Should we care? Isn’t it a free country? A commission charged with the task of defining anew the regulation of commercial media was appointed this year by Communications Minister Gilad Erdan. It is headed by Professor Amit Schechter of Ben-Gurion University. In an interim report, the commission recently recommended reducing the level of regulation of the TV industry. We at Israel’s Media Watch appeared before the commission and supported deregulation, but were we right to do so? A 2011 frequently-quoted research paper on the psychological effects of television programs asserts that many teenagers who have broken the law view TV programs that contain inappropriate content more often than their peers. The study defined inappropriate content as violent, self-abusive and erotic scenes. These depictions have negative psychological effects on teenagers and affect self-image, behavior, personality and social views. Choosing inappropriate figures as role models or imitating the behavior they display distorts youngsters.
Teenagers lose their grasp on reality, leading to negative emotions and actions.
Other studies, conducted as early as 1973, used measured skin conductance and blood volume pulse to establish that youth exposed to such programming undergo a process of desensitization which can, at times, lead to them themselves engaging in the acts they have watched. There is a proven danger on the TV screen.
To be fair, studies have found differences between television, video game and movie violence exposure based on the active nature of playing with intense engagement.
As for other improper content themes, such as sex, drug use and abuse of food, for example, the message is still a negative influence.
On the one hand, the natural inclination is to reduce the big brother effect and reduce regulation. On the other hand, if the websites of the TV stations indicate anything, it is that without regulation, the situation will become even worse than it is today.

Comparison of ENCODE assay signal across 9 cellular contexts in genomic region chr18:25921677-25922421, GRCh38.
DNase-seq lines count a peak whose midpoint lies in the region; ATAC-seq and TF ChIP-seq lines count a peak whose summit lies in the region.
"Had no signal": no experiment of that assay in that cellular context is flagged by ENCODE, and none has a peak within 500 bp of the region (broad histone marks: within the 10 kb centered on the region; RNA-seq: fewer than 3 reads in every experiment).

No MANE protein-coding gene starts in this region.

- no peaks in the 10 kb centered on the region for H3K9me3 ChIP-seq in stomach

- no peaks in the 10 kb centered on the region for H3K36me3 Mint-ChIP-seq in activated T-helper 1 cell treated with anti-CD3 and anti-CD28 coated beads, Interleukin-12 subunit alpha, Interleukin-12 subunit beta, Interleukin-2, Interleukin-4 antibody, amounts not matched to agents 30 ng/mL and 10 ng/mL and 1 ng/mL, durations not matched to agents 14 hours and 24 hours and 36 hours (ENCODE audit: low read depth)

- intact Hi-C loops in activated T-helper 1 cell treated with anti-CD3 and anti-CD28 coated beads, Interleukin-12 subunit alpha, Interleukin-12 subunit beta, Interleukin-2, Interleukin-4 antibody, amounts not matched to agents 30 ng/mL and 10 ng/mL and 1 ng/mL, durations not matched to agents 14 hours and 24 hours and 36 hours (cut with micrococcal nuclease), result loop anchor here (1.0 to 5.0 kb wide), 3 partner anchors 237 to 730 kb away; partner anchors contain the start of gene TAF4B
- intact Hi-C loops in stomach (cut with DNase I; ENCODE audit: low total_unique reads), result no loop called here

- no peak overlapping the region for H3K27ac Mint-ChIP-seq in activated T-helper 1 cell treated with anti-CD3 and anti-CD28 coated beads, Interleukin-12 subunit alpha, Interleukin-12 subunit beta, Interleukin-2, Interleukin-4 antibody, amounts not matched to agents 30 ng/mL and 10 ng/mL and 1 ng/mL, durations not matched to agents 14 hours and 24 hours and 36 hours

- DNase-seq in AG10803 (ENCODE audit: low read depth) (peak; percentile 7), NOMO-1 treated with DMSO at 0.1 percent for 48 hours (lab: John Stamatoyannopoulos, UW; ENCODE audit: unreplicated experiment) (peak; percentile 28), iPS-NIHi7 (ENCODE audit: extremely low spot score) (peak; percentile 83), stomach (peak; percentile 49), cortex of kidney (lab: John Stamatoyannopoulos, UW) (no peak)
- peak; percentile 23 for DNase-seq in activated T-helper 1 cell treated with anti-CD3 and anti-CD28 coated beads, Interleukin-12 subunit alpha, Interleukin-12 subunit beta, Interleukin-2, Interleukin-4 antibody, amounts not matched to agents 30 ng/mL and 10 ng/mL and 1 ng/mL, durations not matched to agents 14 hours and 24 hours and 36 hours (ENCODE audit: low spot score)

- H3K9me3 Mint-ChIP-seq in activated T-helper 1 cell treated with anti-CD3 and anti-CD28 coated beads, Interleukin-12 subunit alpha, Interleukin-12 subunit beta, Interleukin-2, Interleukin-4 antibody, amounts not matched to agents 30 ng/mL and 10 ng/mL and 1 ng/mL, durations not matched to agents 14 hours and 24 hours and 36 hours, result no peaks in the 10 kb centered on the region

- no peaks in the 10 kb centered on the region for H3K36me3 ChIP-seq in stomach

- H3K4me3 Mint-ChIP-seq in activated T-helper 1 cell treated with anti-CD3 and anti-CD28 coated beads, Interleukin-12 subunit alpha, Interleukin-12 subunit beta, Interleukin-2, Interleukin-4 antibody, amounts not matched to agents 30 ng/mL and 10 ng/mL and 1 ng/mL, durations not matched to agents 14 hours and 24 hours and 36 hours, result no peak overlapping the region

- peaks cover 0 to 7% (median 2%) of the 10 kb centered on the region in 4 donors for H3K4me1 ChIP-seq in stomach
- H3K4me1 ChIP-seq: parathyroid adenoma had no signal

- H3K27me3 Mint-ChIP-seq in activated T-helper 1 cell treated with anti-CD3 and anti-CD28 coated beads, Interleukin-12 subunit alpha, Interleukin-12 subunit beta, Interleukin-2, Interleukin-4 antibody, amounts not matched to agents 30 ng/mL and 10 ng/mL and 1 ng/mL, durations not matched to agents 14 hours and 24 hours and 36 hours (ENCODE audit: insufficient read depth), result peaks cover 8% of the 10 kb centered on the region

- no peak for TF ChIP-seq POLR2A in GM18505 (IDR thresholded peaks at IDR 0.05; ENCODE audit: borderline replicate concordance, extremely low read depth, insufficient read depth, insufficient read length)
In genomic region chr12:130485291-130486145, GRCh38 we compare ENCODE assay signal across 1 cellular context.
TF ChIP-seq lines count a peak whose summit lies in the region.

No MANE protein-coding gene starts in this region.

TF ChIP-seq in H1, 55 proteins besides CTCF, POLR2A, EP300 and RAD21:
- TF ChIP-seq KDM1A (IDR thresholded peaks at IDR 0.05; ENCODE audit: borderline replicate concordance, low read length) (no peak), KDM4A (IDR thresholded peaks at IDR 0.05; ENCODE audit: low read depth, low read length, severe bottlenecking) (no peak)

There is, though, a third possibility. The Israeli public, because of over-regulation, is limited in its choice of TV stations and has no other recourse but these two websites.
If regulation were to be reduced and quality stations were to appear, the public just might prefer quality over the garbage purveyed today, and then the websites, too, would no longer be a problem.
September 4, 2014
by YISRAEL MEDAD, ELI POLLAK \ 03/09/2014 22:51 submit to reddit
Regev writes that the complaints raised such questions as whether reality shows should be limited, or does freedom of speech and expression protect them
David Regev, the Second Authority for TV and Radio (SATR ) public complaints commissioner, finally provided the public with his annual report for 2013. His Introduction is a wonderful example of what the duties and responsibilities are of a public complaints commissioner.
Under the headline, “What bothered the public,” Regev notes that the public was very concerned about various aspects of reality shows. They were unhappy with the coarse language, verbal and physical violence as well as racist slurs. Regev writes that the complaints raised such questions as whether reality shows should be limited, or does freedom of speech and expression protect them, and whether regulators are at all involved in these shows. He reports that the SATR decided to carefully review the reality shows, issued fines for extreme violations and demanded more openness with regard to the choice of the participants and their auditions.
A second topic in Regev’s report is the ongoing saga of marketing content within programs, in violation of the limitations placed on advertisement time. Regev claims that he believes this issue should be resolved by legislation. Commercial content would have to be designated as such letting the consumer know that the material is an advertisement, and the minutes used would be part of the advertising content allowed the concessionaire.
Regev is proud of the fact that “again this year the complaints commission continued a series of professional initiatives and increased in 2013 its cooperation with social organizations and consumers making the commission more accessible to the public at large.”
Regev, though, has quite a bit which he could improve. For example, in his whole long report, not one name of a media personality found to have violated media ethics is mentioned. A politician is named, but no journalists. Why? Do they have immunity? Regev habitually defends one of the most egregious violations of the ethics code, namely the mixing of news with views. A case we have mentioned in this column many times is Yonit Levi, the star anchor of the Channel 2 TV evening news program.
Levi makes a habit of mixing her views in with the items she reports on.
January 2013 was election time in Israel.